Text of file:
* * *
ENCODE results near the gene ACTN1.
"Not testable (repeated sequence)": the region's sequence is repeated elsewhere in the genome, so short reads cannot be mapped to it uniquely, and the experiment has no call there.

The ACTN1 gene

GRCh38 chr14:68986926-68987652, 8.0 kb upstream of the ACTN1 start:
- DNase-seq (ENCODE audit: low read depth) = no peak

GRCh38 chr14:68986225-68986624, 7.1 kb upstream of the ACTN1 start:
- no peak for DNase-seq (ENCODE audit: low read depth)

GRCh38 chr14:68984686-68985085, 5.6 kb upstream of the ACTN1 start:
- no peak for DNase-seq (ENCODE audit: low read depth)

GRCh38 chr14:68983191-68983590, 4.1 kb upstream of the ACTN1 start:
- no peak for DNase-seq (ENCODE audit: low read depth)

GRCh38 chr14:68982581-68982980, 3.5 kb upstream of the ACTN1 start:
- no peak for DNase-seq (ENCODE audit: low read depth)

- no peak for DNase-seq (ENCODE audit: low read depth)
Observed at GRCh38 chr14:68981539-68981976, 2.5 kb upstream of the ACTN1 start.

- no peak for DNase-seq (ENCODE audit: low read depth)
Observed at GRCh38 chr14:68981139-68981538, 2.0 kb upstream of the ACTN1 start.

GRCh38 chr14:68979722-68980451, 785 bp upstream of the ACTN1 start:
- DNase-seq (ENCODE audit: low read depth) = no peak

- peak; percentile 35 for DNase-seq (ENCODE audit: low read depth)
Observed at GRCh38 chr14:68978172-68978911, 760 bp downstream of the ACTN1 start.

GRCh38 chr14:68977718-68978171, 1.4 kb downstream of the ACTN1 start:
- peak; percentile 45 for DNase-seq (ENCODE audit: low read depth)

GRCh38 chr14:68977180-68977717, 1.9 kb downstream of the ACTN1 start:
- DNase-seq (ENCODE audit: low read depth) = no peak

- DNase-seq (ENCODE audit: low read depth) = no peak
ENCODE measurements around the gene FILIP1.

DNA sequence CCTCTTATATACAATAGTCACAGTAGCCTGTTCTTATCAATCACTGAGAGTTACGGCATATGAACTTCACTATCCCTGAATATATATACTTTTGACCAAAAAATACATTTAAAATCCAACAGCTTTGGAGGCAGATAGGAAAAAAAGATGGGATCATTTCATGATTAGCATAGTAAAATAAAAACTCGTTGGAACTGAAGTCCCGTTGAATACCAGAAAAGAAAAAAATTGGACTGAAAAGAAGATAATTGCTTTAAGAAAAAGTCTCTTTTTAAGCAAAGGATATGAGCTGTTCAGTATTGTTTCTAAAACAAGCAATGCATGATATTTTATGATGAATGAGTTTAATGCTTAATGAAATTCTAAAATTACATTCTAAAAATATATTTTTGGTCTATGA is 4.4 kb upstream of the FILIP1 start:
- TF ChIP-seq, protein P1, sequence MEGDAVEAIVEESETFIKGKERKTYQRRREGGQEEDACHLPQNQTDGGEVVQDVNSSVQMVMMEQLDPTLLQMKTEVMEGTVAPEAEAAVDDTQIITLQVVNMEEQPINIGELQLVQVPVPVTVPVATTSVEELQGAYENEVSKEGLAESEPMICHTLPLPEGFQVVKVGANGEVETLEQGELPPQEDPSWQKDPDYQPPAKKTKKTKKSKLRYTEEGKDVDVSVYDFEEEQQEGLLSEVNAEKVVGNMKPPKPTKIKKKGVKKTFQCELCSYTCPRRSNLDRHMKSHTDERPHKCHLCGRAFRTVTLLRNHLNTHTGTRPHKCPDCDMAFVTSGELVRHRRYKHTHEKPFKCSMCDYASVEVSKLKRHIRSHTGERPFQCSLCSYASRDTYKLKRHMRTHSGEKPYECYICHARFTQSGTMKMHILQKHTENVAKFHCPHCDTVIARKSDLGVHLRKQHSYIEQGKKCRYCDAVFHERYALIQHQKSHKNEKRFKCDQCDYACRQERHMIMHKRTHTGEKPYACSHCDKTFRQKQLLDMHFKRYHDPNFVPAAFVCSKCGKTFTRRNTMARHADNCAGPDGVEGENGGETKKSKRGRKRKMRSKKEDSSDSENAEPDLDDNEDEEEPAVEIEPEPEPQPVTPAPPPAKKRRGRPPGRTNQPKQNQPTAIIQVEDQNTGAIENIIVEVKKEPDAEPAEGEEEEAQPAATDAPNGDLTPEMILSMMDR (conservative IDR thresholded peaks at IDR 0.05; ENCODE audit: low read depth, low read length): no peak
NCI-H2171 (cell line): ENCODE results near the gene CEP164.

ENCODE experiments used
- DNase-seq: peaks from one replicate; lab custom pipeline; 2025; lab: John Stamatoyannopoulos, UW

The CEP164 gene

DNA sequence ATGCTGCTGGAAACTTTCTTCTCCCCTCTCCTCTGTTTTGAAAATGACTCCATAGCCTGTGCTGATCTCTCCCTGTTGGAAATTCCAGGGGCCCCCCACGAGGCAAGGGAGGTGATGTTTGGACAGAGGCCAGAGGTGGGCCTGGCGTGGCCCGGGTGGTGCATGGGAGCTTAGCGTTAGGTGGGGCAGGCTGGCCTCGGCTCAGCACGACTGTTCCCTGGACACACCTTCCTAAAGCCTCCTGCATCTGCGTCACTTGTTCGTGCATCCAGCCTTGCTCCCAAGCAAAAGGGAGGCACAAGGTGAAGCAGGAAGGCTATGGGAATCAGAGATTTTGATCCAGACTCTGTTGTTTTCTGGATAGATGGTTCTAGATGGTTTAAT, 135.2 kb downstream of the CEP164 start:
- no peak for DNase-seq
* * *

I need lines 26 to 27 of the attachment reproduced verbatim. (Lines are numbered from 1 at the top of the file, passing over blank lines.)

- DNase-seq (ENCODE audit: low read depth) = no peak
ENCODE measurements around the gene FILIP1.